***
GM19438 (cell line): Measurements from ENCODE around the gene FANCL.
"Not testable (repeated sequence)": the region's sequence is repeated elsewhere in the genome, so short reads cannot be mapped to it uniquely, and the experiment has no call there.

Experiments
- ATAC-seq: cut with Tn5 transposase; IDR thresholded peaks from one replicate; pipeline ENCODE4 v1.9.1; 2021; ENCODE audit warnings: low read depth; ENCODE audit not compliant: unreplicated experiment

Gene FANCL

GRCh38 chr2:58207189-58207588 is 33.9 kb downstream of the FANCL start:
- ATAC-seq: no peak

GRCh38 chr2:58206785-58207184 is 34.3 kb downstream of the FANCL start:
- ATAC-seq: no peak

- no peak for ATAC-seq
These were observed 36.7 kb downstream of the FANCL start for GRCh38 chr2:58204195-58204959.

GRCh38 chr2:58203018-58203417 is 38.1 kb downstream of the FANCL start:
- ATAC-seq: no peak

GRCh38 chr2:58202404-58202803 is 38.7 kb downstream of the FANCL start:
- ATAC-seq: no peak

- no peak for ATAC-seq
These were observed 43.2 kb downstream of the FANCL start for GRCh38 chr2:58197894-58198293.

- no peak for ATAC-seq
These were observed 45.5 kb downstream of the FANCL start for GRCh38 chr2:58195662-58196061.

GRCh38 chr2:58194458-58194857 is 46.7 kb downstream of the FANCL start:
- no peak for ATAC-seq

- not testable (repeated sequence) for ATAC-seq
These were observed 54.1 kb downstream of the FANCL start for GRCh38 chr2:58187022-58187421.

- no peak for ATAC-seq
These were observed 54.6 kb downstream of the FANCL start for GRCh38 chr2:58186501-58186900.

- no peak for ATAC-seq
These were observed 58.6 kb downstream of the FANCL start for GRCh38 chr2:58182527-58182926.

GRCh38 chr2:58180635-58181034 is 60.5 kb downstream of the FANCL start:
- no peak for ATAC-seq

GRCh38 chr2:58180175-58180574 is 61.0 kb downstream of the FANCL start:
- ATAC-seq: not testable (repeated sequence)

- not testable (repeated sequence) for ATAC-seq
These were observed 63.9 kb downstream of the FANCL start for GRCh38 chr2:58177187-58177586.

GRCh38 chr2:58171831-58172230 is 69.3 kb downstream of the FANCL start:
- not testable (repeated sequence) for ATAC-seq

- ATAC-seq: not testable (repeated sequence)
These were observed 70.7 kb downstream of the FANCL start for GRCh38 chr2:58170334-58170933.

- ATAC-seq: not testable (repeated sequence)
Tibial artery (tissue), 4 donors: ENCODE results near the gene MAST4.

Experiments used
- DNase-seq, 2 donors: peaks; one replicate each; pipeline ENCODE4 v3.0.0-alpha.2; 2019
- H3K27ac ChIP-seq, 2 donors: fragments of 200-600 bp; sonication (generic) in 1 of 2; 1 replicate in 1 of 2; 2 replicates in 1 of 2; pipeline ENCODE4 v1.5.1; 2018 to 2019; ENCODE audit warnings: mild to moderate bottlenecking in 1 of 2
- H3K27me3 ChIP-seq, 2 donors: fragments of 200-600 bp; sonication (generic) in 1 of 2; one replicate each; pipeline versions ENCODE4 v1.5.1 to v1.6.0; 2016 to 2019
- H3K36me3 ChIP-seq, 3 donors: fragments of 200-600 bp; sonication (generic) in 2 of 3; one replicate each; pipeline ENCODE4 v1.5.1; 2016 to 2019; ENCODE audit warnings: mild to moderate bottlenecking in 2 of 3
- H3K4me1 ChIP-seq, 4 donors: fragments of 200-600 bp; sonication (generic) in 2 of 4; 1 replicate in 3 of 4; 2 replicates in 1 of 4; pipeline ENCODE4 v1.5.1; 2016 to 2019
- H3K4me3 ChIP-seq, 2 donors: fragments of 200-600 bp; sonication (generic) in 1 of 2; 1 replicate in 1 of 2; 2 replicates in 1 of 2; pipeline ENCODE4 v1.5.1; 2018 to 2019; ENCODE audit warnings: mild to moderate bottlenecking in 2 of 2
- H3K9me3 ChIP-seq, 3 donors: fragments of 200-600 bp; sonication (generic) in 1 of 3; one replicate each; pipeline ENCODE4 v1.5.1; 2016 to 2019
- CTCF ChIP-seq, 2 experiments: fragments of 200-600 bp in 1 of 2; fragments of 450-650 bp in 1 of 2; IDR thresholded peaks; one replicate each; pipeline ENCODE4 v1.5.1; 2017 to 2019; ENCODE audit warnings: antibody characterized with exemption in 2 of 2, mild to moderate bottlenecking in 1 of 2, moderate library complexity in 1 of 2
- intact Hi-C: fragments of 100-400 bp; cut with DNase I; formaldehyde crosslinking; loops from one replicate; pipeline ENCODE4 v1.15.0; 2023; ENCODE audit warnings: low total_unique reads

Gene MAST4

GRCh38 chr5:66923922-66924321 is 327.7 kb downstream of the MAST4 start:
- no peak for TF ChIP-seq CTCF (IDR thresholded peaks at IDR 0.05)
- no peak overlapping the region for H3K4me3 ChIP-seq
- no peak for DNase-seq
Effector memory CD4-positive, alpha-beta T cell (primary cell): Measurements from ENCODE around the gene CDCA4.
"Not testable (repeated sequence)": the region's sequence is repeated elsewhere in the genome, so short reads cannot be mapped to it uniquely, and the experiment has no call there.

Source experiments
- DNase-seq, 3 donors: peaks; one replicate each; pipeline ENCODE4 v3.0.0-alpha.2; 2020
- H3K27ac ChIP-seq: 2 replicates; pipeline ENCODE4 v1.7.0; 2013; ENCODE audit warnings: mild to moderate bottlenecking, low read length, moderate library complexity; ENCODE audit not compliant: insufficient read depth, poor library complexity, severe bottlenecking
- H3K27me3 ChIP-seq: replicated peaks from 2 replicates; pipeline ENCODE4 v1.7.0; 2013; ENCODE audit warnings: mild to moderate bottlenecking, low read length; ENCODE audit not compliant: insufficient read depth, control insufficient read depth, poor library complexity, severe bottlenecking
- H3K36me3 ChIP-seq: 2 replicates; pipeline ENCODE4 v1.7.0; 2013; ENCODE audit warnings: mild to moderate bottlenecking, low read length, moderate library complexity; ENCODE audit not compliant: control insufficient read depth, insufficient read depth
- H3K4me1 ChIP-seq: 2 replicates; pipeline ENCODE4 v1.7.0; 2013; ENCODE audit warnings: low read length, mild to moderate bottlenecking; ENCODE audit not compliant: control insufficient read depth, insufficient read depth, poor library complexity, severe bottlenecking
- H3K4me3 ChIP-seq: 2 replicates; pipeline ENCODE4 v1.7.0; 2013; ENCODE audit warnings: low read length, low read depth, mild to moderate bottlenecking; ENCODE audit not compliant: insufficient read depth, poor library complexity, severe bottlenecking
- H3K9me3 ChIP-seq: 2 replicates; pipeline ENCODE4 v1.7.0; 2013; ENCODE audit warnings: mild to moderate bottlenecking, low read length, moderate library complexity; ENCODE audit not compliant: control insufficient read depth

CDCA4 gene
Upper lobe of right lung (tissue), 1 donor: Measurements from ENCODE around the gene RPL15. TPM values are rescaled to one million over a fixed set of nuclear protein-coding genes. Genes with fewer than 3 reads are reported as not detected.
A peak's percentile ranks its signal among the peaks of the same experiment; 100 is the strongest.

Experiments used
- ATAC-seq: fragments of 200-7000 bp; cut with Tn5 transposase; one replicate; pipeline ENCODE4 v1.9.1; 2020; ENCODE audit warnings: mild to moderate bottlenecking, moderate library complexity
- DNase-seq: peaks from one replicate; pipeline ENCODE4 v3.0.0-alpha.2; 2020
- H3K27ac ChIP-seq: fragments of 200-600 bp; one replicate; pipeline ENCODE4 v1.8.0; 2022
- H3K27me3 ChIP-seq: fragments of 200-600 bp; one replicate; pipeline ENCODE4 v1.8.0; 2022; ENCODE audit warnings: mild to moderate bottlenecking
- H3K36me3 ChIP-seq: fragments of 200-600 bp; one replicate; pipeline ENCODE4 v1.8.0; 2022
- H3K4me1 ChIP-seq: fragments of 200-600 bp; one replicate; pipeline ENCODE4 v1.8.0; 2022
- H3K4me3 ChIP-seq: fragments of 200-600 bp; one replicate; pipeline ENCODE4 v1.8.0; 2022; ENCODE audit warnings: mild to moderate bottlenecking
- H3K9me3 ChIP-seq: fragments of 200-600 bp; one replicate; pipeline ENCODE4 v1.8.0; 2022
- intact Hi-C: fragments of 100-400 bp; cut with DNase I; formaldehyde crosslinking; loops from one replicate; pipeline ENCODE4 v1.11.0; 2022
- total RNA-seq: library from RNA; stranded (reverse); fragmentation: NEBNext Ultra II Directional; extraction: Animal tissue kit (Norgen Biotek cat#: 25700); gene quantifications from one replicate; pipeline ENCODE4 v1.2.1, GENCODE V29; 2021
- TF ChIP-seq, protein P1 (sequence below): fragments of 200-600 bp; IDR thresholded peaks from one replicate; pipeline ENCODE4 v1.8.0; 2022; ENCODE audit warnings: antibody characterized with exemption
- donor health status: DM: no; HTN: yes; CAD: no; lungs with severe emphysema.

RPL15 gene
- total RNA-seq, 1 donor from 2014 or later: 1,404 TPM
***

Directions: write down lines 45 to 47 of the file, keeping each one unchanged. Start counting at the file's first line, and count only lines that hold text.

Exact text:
- H3K4me1 ChIP-seq, 4 donors: fragments of 200-600 bp; sonication (generic) in 2 of 4; 1 replicate in 3 of 4; 2 replicates in 1 of 4; pipeline ENCODE4 v1.5.1; 2016 to 2019
- H3K4me3 ChIP-seq, 2 donors: fragments of 200-600 bp; sonication (generic) in 1 of 2; 1 replicate in 1 of 2; 2 replicates in 1 of 2; pipeline ENCODE4 v1.5.1; 2018 to 2019; ENCODE audit warnings: mild to moderate bottlenecking in 2 of 2
- H3K9me3 ChIP-seq, 3 donors: fragments of 200-600 bp; sonication (generic) in 1 of 3; one replicate each; pipeline ENCODE4 v1.5.1; 2016 to 2019